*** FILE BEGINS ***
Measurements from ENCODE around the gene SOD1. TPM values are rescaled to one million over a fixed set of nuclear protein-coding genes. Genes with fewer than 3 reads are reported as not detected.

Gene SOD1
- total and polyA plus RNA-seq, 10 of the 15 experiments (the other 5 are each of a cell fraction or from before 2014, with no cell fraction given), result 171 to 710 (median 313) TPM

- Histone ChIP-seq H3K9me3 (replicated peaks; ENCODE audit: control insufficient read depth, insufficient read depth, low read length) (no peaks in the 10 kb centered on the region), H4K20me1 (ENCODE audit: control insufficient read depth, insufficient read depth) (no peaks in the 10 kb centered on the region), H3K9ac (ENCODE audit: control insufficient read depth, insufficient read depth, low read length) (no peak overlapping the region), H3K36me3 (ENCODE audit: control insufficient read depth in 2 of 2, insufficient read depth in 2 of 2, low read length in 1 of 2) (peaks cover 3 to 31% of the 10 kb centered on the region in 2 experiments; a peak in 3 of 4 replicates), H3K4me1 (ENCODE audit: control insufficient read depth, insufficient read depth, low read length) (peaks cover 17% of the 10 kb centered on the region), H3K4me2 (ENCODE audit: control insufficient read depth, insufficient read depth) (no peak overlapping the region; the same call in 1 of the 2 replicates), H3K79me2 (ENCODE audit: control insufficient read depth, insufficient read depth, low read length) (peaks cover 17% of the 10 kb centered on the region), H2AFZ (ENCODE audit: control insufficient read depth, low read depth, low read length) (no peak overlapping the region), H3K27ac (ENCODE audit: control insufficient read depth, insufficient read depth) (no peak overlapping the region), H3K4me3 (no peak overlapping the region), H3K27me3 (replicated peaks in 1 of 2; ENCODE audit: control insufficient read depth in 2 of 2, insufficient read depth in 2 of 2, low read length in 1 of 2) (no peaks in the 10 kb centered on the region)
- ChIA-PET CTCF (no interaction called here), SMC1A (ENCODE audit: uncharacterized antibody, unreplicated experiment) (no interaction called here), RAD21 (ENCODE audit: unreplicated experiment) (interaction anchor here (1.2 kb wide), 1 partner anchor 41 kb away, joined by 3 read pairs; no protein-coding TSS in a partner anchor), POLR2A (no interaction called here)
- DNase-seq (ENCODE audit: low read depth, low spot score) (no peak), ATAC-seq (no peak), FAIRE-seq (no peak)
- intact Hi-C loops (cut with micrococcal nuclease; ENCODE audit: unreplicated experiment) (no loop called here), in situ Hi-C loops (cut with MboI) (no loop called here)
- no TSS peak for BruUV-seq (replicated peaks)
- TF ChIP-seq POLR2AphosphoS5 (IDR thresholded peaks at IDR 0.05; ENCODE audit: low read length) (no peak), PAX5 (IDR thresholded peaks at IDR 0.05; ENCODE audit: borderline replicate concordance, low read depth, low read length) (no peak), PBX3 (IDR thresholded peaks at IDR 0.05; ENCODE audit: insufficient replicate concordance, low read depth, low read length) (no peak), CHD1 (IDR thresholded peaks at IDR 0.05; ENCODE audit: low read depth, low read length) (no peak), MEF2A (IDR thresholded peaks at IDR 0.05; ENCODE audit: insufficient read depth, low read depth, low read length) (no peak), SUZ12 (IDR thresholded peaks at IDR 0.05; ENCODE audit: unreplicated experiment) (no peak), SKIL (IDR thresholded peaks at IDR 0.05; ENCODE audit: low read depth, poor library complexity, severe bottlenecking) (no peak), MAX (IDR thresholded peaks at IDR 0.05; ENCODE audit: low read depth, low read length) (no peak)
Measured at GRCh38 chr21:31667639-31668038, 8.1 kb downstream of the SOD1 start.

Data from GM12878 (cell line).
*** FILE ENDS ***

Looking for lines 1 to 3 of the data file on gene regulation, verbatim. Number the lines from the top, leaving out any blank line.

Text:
Measurements from ENCODE around the gene SOD1. TPM values are rescaled to one million over a fixed set of nuclear protein-coding genes. Genes with fewer than 3 reads are reported as not detected.

Gene SOD1
- total and polyA plus RNA-seq, 10 of the 15 experiments (the other 5 are each of a cell fraction or from before 2014, with no cell fraction given), result 171 to 710 (median 313) TPM